Advocates for clean water celebrated a new effort in northern Vermont, in a lake where the state previously declared an environmental crisis. The work in Lake Carmi is aimed at cutting blooms of blue-green algae, which can quickly put the brakes on summer fun.
A roughly million-dollar network of aeration tubes is believed to be the largest in the nation, and was designed to change deep-water lake chemistry enough so phosphorous won’t be released from the sediment at the bottom of Carmi.
Phosphorous feeds cyanobacteria, a thick scum often known as blue-green algae that has long plagued the lake.
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“I see happiness at Lake Carmi,” said seasonal resident Larry Myott, referring to the bubbles now coming up from the bottom of the lake from the aeration system.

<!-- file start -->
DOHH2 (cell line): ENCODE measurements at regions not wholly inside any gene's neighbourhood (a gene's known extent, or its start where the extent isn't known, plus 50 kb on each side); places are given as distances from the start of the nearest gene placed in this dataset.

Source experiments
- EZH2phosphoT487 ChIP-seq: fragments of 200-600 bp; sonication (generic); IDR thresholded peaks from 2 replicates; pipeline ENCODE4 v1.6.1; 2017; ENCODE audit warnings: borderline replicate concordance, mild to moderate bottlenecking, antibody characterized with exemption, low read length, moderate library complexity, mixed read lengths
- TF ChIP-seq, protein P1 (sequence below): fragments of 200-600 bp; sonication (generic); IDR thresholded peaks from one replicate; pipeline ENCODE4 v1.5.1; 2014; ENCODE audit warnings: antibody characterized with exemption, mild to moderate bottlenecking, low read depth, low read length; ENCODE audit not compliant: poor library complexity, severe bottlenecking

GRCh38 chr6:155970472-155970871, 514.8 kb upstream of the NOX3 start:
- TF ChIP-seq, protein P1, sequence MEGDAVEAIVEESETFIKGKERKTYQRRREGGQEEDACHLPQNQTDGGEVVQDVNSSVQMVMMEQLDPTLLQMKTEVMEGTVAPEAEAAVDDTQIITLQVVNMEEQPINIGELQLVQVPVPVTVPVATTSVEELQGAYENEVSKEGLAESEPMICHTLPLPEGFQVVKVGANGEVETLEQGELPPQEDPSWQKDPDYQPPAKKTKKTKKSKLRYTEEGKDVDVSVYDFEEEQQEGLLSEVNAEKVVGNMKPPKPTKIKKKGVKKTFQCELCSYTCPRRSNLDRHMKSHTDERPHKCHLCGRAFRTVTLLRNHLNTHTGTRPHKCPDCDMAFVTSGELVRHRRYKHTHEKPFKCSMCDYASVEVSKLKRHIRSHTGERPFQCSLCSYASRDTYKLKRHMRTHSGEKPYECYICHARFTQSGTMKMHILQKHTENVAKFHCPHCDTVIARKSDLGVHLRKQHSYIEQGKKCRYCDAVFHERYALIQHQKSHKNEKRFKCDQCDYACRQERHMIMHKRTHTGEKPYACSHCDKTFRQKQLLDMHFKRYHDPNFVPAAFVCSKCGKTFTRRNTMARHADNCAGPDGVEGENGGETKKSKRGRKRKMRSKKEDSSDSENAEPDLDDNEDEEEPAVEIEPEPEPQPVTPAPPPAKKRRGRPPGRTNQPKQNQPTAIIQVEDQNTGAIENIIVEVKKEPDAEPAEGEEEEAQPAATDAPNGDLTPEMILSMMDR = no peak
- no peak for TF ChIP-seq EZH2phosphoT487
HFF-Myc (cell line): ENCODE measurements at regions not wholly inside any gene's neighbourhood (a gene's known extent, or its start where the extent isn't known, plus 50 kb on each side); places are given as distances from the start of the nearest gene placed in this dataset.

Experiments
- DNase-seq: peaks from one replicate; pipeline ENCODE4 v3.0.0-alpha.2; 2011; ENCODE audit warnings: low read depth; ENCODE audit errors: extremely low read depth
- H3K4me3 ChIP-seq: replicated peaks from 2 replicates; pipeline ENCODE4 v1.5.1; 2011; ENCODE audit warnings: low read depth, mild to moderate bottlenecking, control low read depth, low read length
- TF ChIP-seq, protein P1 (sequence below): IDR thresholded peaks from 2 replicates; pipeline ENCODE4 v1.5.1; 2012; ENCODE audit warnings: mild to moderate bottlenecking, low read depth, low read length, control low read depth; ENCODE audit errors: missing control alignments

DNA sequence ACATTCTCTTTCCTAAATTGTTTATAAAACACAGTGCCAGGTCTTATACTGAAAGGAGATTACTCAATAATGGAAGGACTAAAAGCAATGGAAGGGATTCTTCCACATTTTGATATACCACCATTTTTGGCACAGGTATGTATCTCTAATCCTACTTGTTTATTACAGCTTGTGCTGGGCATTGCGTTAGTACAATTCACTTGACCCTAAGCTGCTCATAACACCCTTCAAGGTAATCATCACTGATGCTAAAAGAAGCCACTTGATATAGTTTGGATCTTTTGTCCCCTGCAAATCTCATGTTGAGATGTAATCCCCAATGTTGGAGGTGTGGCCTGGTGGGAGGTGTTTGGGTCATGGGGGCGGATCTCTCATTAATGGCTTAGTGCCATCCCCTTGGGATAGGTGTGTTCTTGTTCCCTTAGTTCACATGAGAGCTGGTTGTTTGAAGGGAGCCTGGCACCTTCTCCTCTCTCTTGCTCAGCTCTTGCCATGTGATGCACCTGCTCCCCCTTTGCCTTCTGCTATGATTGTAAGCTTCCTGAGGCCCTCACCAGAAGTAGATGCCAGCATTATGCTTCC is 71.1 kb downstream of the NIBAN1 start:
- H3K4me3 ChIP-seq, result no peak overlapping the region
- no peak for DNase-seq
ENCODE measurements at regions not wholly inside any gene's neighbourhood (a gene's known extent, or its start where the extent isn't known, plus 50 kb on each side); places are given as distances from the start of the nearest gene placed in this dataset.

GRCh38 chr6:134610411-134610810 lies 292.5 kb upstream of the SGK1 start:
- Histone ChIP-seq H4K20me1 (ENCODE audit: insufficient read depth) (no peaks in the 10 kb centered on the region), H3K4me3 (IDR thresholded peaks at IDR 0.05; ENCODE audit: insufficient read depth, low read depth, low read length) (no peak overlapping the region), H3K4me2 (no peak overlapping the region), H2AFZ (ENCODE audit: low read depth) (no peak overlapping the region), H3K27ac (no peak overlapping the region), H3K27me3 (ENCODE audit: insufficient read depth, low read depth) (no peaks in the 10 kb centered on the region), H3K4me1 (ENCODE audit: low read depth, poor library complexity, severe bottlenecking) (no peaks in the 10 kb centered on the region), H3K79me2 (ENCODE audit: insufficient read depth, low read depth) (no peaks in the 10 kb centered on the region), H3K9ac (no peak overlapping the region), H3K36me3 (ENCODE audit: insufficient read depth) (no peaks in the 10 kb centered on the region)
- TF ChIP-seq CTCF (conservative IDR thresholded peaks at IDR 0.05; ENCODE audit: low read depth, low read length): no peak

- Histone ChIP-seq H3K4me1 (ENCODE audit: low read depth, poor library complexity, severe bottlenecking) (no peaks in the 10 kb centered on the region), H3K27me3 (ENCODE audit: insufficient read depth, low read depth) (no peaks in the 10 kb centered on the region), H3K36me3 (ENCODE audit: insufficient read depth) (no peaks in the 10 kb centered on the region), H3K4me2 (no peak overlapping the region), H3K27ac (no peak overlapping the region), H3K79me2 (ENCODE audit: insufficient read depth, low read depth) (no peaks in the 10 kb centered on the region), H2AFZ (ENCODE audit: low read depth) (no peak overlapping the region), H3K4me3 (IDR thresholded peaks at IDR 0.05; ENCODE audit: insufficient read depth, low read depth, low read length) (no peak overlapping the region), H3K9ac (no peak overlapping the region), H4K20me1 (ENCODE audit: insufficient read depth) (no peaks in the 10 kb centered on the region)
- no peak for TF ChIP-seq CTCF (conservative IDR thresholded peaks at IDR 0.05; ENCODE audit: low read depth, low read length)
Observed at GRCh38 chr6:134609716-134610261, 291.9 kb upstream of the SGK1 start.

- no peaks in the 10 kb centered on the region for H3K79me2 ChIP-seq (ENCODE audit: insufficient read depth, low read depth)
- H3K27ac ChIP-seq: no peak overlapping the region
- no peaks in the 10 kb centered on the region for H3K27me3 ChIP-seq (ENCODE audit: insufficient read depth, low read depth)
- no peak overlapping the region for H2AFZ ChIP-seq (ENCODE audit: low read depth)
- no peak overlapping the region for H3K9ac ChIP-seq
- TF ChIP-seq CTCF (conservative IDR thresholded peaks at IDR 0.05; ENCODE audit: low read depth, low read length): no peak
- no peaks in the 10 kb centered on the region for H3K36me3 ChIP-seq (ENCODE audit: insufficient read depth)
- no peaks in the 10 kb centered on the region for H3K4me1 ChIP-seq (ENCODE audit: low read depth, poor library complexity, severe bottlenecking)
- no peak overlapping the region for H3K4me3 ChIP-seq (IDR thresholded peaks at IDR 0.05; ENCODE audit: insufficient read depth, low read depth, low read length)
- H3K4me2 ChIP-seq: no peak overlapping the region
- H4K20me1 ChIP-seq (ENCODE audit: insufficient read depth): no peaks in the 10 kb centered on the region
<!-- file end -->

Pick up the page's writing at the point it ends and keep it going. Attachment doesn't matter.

Myott’s happiness follows an unsightly and potentially toxic explosion in 2017 of cyanobacteria. The long-lived bloom that year not only raised concerns over the effect on property values, but also created a noxious stench which people who love Carmi can describe in just one word.
“Disgusting” was the description of blue-green algae from Lisa Smith of Enosburgh, who enjoys visiting the beach at Lake Carmi State Park with her family. “And we don’t come here when it does that. We can’t enjoy the lake at all when it does that.”
Julie Moore, the secretary of the Vermont Agency of Natural Resources, told necn the state is optimistic all those tiny bubbles from the aeration system will have a big impact in turning around the crisis at Carmi.
“It gives the watershed a continued opportunity to heal and will provide some immediate relief to people who love to recreate in and on Lake Carmi,” Moore said.
“We all understand that there still may be another bloom, but hopefully not another bloom like we’ve had in the past,” Myott observed.
The underwater bubblers are just part of the attack on cyanobacteria in Lake Carmi. A lot of work is also underway in the area to reduce phosphorous pollution running off from farms and roads.